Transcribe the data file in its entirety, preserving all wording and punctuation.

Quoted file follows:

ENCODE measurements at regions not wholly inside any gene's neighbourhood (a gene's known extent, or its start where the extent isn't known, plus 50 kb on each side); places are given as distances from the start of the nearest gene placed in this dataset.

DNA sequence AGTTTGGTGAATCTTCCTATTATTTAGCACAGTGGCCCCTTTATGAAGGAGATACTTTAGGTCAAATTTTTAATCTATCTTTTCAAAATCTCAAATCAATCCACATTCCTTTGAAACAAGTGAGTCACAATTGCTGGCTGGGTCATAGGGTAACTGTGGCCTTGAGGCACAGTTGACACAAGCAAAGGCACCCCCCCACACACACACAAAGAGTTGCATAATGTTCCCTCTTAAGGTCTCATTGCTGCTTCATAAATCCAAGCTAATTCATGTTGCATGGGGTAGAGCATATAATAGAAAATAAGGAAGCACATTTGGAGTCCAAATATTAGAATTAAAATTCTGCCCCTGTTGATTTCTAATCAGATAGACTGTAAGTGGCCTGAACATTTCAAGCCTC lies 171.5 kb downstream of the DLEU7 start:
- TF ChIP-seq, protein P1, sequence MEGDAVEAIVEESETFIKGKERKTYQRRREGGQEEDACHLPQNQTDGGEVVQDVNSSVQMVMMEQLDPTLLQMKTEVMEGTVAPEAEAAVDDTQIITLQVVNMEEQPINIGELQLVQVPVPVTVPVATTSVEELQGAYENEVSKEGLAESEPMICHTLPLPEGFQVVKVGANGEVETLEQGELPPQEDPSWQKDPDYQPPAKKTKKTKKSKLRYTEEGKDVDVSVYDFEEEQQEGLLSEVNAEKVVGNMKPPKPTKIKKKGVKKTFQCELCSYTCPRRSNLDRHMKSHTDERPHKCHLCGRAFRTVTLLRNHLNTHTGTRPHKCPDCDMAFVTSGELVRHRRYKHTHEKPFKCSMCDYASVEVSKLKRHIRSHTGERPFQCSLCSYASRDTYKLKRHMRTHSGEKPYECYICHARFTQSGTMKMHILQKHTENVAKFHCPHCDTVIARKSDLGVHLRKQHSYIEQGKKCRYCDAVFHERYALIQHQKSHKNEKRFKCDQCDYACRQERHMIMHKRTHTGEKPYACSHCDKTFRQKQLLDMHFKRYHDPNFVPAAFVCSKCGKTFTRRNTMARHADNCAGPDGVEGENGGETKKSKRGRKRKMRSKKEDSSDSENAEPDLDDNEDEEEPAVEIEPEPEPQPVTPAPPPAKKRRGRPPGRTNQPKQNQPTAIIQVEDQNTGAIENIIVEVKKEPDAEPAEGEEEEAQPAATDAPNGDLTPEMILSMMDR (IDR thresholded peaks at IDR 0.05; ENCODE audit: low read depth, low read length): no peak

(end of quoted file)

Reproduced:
ENCODE measurements at regions not wholly inside any gene's neighbourhood (a gene's known extent, or its start where the extent isn't known, plus 50 kb on each side); places are given as distances from the start of the nearest gene placed in this dataset.

DNA sequence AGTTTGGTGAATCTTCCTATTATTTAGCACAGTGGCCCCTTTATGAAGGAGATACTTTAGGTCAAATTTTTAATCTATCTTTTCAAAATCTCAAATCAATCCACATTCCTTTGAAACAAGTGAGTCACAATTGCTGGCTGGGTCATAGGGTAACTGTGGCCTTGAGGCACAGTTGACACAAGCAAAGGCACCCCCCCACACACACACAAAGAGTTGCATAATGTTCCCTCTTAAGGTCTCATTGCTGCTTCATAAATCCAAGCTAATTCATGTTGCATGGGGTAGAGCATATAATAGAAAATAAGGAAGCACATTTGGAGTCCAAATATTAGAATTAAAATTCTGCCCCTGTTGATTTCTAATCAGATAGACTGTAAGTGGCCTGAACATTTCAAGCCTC lies 171.5 kb downstream of the DLEU7 start:
- TF ChIP-seq, protein P1, sequence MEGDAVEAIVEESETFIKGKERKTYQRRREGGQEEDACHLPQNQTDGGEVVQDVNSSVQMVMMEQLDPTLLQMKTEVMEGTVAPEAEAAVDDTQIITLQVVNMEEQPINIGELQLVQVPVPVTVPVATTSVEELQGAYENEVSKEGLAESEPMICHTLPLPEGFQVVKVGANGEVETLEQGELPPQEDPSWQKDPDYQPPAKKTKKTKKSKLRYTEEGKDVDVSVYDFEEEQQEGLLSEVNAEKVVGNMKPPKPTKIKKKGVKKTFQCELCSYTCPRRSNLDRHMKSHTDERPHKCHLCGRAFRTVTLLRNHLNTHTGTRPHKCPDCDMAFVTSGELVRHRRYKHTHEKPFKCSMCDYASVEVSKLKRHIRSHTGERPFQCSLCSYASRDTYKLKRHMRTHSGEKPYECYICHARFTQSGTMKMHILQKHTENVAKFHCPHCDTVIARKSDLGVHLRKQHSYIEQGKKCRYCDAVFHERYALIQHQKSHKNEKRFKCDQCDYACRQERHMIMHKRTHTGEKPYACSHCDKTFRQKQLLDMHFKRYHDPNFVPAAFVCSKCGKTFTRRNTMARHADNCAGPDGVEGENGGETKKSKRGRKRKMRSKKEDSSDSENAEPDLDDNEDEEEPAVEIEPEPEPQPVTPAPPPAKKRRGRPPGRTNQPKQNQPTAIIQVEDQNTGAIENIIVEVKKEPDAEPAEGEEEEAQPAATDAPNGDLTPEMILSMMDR (IDR thresholded peaks at IDR 0.05; ENCODE audit: low read depth, low read length): no peak